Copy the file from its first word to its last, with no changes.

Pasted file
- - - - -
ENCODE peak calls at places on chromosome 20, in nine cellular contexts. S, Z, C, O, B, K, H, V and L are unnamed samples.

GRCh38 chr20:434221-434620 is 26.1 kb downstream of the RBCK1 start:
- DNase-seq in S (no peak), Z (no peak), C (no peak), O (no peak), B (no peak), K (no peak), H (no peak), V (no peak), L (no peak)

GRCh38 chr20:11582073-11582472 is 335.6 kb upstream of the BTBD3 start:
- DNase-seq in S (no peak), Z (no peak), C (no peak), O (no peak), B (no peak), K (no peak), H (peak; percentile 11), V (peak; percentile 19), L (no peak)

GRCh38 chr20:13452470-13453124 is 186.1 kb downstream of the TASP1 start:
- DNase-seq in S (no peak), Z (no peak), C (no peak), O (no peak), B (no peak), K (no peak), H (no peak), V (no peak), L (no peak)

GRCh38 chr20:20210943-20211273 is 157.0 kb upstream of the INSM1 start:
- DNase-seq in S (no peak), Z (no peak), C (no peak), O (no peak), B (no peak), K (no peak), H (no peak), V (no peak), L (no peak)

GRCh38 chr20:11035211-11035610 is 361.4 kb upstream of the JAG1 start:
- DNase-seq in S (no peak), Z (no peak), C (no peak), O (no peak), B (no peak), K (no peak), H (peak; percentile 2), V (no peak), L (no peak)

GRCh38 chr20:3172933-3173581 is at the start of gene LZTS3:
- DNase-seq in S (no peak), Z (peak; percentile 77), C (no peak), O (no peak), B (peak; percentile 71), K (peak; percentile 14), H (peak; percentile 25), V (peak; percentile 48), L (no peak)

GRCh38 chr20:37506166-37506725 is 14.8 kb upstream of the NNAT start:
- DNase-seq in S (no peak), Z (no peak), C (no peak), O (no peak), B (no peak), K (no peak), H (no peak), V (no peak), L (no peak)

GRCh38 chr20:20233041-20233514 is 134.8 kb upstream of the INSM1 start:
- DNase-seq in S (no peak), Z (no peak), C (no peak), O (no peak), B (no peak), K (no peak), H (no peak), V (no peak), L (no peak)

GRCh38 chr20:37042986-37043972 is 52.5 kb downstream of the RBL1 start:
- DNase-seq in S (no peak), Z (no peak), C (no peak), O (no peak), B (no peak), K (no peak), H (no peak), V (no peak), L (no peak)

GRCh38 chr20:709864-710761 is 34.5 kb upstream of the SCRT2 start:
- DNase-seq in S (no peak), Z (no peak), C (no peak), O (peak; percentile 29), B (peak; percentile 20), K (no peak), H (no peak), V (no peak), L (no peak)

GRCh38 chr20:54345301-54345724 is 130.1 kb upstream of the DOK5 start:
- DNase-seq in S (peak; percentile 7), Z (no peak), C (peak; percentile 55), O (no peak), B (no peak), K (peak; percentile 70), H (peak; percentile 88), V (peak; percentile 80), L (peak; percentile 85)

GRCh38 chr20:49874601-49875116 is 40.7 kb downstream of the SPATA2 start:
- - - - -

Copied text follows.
ENCODE peak calls at places on chromosome 20, in nine cellular contexts. S, Z, C, O, B, K, H, V and L are unnamed samples.

GRCh38 chr20:434221-434620 is 26.1 kb downstream of the RBCK1 start:
- DNase-seq in S (no peak), Z (no peak), C (no peak), O (no peak), B (no peak), K (no peak), H (no peak), V (no peak), L (no peak)

GRCh38 chr20:11582073-11582472 is 335.6 kb upstream of the BTBD3 start:
- DNase-seq in S (no peak), Z (no peak), C (no peak), O (no peak), B (no peak), K (no peak), H (peak; percentile 11), V (peak; percentile 19), L (no peak)

GRCh38 chr20:13452470-13453124 is 186.1 kb downstream of the TASP1 start:
- DNase-seq in S (no peak), Z (no peak), C (no peak), O (no peak), B (no peak), K (no peak), H (no peak), V (no peak), L (no peak)

GRCh38 chr20:20210943-20211273 is 157.0 kb upstream of the INSM1 start:
- DNase-seq in S (no peak), Z (no peak), C (no peak), O (no peak), B (no peak), K (no peak), H (no peak), V (no peak), L (no peak)

GRCh38 chr20:11035211-11035610 is 361.4 kb upstream of the JAG1 start:
- DNase-seq in S (no peak), Z (no peak), C (no peak), O (no peak), B (no peak), K (no peak), H (peak; percentile 2), V (no peak), L (no peak)

GRCh38 chr20:3172933-3173581 is at the start of gene LZTS3:
- DNase-seq in S (no peak), Z (peak; percentile 77), C (no peak), O (no peak), B (peak; percentile 71), K (peak; percentile 14), H (peak; percentile 25), V (peak; percentile 48), L (no peak)

GRCh38 chr20:37506166-37506725 is 14.8 kb upstream of the NNAT start:
- DNase-seq in S (no peak), Z (no peak), C (no peak), O (no peak), B (no peak), K (no peak), H (no peak), V (no peak), L (no peak)

GRCh38 chr20:20233041-20233514 is 134.8 kb upstream of the INSM1 start:
- DNase-seq in S (no peak), Z (no peak), C (no peak), O (no peak), B (no peak), K (no peak), H (no peak), V (no peak), L (no peak)

GRCh38 chr20:37042986-37043972 is 52.5 kb downstream of the RBL1 start:
- DNase-seq in S (no peak), Z (no peak), C (no peak), O (no peak), B (no peak), K (no peak), H (no peak), V (no peak), L (no peak)

GRCh38 chr20:709864-710761 is 34.5 kb upstream of the SCRT2 start:
- DNase-seq in S (no peak), Z (no peak), C (no peak), O (peak; percentile 29), B (peak; percentile 20), K (no peak), H (no peak), V (no peak), L (no peak)

GRCh38 chr20:54345301-54345724 is 130.1 kb upstream of the DOK5 start:
- DNase-seq in S (peak; percentile 7), Z (no peak), C (peak; percentile 55), O (no peak), B (no peak), K (peak; percentile 70), H (peak; percentile 88), V (peak; percentile 80), L (peak; percentile 85)

GRCh38 chr20:49874601-49875116 is 40.7 kb downstream of the SPATA2 start: